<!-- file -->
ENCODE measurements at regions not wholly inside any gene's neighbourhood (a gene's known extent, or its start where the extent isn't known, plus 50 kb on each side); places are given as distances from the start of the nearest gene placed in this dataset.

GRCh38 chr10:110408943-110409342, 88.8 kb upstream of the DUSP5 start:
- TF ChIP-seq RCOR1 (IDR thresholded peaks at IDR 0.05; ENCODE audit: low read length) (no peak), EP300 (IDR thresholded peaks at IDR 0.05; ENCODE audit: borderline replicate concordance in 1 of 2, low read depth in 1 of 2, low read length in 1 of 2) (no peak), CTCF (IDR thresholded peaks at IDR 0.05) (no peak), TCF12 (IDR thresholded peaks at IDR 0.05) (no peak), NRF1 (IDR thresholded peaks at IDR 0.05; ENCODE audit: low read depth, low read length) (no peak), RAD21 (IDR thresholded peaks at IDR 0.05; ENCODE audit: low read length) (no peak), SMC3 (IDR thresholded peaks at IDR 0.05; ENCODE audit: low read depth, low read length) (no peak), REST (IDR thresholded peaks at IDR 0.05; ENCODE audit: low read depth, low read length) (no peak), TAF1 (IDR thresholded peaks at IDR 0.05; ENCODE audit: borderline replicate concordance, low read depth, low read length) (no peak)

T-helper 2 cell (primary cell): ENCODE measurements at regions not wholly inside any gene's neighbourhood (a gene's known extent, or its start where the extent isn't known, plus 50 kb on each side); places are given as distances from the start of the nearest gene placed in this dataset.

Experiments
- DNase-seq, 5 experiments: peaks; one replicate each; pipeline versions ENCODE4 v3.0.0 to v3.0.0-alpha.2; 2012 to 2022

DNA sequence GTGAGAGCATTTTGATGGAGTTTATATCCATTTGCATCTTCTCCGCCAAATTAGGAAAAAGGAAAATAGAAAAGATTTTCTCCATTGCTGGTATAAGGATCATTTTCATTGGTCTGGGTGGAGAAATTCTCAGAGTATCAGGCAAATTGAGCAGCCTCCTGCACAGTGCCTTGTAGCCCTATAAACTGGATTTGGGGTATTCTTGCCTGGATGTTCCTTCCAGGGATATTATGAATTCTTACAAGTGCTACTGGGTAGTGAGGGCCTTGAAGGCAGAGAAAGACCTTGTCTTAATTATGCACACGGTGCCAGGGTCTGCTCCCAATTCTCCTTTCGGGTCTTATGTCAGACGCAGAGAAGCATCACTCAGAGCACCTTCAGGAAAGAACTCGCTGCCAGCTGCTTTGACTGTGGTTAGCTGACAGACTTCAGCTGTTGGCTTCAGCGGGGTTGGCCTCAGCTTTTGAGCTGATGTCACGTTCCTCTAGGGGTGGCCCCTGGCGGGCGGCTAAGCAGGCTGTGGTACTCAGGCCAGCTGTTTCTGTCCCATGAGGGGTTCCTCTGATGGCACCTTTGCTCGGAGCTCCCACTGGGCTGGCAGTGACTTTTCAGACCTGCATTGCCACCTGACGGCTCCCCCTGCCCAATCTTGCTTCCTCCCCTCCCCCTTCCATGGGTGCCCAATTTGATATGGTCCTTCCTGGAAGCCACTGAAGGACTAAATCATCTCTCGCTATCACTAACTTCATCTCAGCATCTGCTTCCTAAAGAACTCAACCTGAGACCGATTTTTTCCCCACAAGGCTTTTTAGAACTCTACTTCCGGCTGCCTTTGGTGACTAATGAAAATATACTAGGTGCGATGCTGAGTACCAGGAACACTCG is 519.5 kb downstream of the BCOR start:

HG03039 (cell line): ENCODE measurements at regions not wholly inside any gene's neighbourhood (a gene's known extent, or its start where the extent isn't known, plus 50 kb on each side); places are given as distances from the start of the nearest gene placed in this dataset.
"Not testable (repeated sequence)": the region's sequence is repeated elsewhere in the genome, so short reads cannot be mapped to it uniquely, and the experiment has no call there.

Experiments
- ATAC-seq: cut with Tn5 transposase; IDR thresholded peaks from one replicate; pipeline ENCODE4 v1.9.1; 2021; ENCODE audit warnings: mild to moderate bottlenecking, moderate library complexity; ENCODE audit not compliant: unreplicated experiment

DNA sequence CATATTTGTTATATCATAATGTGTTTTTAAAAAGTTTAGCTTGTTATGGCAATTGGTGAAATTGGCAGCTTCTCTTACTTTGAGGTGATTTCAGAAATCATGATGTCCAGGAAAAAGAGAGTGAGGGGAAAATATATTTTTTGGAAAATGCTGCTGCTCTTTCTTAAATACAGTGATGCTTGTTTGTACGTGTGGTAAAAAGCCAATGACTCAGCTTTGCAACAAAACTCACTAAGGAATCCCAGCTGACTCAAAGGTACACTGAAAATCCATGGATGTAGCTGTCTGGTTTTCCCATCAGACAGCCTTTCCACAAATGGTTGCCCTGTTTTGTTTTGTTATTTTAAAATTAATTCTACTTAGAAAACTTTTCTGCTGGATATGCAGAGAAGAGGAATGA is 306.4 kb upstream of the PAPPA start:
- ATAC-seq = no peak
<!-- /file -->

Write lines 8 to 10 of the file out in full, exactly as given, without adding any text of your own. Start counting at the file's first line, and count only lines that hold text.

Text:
HG03039 (cell line): ENCODE measurements at regions not wholly inside any gene's neighbourhood (a gene's known extent, or its start where the extent isn't known, plus 50 kb on each side); places are given as distances from the start of the nearest gene placed in this dataset.
"Not testable (repeated sequence)": the region's sequence is repeated elsewhere in the genome, so short reads cannot be mapped to it uniquely, and the experiment has no call there.

Experiments